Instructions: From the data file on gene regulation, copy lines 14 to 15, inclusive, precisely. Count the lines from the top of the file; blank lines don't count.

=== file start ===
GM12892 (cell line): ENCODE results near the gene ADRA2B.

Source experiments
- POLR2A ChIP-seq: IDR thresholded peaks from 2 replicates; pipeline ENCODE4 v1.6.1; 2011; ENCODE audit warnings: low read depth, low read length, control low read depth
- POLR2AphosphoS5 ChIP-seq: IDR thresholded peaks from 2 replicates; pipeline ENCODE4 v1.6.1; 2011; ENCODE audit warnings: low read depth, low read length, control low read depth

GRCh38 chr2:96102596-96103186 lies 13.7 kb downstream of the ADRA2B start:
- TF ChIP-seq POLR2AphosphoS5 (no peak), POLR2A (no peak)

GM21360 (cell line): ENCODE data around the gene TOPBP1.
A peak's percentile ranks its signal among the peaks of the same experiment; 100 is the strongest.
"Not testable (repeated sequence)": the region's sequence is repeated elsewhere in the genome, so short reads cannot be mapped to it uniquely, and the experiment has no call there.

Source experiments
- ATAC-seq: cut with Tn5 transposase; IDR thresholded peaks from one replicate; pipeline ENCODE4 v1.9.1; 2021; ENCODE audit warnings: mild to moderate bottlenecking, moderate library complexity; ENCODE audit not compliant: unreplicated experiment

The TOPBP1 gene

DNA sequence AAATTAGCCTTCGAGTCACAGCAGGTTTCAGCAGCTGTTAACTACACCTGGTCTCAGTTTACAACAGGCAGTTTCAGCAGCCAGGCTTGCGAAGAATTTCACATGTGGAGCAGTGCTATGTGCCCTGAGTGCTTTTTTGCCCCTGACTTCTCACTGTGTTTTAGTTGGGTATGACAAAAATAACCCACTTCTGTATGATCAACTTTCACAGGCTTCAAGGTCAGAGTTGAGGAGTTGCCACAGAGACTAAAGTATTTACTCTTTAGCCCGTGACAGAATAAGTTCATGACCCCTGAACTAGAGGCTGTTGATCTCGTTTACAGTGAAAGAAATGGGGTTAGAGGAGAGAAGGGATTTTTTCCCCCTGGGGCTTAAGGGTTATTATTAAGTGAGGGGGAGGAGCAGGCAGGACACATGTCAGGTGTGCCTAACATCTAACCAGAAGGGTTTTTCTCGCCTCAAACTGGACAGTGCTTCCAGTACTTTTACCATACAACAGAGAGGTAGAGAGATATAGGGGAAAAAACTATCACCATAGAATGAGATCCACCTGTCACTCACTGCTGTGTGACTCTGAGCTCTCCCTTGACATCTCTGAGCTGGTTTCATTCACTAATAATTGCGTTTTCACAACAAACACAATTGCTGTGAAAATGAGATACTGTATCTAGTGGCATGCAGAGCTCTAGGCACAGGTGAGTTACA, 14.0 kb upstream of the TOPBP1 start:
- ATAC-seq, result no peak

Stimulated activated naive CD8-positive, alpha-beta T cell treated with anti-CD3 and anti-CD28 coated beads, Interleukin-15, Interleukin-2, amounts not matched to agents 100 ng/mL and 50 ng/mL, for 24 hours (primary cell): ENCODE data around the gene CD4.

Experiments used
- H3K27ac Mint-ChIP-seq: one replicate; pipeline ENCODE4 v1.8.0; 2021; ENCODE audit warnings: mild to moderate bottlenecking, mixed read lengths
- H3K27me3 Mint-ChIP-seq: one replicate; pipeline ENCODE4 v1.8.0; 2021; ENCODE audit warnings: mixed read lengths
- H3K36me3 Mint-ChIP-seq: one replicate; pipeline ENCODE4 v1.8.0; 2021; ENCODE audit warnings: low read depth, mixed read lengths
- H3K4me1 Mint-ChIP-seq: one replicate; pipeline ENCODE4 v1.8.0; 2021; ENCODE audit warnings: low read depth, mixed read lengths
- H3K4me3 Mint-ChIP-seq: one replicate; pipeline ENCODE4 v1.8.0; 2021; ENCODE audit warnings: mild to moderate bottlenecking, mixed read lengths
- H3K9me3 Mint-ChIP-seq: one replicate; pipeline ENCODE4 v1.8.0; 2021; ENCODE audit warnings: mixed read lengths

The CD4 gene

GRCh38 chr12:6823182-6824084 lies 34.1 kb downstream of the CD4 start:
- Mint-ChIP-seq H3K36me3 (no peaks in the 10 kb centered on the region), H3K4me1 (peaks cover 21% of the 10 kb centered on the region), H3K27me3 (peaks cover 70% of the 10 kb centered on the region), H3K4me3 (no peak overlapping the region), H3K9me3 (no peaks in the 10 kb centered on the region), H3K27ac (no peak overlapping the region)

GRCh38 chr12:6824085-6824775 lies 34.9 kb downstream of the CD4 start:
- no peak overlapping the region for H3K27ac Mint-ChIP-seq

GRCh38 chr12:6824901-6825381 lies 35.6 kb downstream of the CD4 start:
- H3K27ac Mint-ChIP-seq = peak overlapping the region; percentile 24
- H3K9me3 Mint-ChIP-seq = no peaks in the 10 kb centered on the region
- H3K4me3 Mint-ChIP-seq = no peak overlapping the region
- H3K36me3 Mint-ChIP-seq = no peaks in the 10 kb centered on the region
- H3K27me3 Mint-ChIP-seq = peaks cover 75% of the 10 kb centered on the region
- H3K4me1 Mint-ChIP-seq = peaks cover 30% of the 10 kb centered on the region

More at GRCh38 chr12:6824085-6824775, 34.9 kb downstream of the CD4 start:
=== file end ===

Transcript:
- ATAC-seq, result no peak

Stimulated activated naive CD8-positive, alpha-beta T cell treated with anti-CD3 and anti-CD28 coated beads, Interleukin-15, Interleukin-2, amounts not matched to agents 100 ng/mL and 50 ng/mL, for 24 hours (primary cell): ENCODE data around the gene CD4.